Pregnancy Symptoms: Electronic Fetal Heart Monitoring Part 1

Electronic fetal heart monitoring is done during pregnancy, labor, and delivery to keep track of the heart rate of your baby (fetus) and the strength and duration of the contractions of your uterus. Your baby's heart rate is a good way to tell whether your baby is doing well or may have some problems.

Two types of monitoring, external and internal, can be done.

External monitoring:

You may have external monitoring at different times during your pregnancy, or it may be done during labor.

External monitoring can be done by listening to your baby's heartbeat with a special stethoscope. More often, external monitoring is done using two flat devices (sensors) held in place with elastic belts on your belly. One of these uses reflected sound waves (ultrasound) to keep track of your baby's heart rate; the other measures the duration of your contractions. The sensors are connected to a machine that records the information. Your baby's heartbeat may be heard as a beeping sound or printed out on a chart. The frequency and duration of your uterine contractions are usually printed out on a chart.

External monitoring is used for a nonstress test, which records your baby's heart rate while your baby is moving and not moving. A nonstress test may be combined with a fetal ultrasound to evaluate the amount of your amniotic fluid.

External monitoring is also done for a contraction stress test, which records changes in your baby's heart rate when you have uterine contractions. It may be done to check on your baby's health if your baby does not move enough during a nonstress test. It may help predict whether your baby can handle the stress of labor and vaginal delivery.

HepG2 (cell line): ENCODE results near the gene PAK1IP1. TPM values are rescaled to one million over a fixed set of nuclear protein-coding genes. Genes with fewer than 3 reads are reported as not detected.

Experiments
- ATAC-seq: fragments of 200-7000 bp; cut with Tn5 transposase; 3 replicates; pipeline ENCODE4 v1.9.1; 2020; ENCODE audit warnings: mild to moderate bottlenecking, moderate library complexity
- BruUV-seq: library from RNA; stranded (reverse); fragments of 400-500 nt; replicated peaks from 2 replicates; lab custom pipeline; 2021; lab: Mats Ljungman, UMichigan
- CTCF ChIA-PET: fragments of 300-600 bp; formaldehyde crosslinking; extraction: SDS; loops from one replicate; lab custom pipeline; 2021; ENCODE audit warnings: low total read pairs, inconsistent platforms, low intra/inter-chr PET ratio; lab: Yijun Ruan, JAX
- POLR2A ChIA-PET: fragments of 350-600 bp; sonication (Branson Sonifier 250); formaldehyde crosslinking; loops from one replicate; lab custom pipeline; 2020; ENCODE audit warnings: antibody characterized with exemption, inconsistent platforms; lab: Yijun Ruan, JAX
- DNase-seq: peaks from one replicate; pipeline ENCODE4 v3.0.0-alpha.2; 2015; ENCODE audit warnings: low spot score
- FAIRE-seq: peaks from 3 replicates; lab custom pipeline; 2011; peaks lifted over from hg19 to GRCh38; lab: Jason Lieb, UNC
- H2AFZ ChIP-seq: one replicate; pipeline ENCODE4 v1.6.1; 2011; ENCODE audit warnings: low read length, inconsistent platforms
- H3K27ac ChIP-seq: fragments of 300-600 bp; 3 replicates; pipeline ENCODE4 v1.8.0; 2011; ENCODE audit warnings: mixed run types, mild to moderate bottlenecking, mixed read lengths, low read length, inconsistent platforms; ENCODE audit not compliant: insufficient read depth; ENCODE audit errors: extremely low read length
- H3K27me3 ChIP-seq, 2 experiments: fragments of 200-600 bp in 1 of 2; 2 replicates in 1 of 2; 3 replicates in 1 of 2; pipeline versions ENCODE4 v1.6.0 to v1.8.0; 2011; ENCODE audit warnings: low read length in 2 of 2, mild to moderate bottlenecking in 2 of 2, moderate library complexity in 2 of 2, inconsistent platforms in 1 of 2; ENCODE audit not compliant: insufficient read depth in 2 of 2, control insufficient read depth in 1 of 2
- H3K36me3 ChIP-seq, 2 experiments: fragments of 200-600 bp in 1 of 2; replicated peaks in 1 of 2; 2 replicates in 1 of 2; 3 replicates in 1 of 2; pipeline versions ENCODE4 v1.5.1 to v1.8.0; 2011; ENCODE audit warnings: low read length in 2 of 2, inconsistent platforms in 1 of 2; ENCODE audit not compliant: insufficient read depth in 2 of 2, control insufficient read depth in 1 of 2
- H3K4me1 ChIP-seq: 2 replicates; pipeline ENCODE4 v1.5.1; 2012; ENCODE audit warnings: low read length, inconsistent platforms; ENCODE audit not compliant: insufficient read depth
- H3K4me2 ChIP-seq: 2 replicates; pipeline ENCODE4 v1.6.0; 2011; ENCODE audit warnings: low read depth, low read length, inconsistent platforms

Sometimes external monitoring is done remotely (called telemetry), without your needing to be connected by wires to a machine. At some hospitals, the sensors can send the information about your baby's heart rate and your uterine contractions to a remote monitor, usually at a nurse's station. Remote monitoring allows you to walk around freely.

Internal monitoring:

Internal monitoring can be done only after your cervix has dilated to at least 2 centimeters (cm) and your amniotic sac has ruptured. Once started, internal monitoring is done continuously.

For internal monitoring, a sensor is attached to your thigh with a strap. A thin wire (electrode) from the sensor is inserted through your vagina and cervix into your uterus. The electrode is then attached to your baby's scalp. A small tube that measures uterine contractions may be placed in your uterus next to your baby. Your baby's heartbeat may be heard as a beeping sound or printed out on a chart. The strength and timing of your uterine contractions is usually printed out on a chart. Internal monitoring does not use reflected sound waves (ultrasound) for monitoring.

Internal monitoring is more accurate than external monitoring for keeping track of your baby's heart rate and your contractions.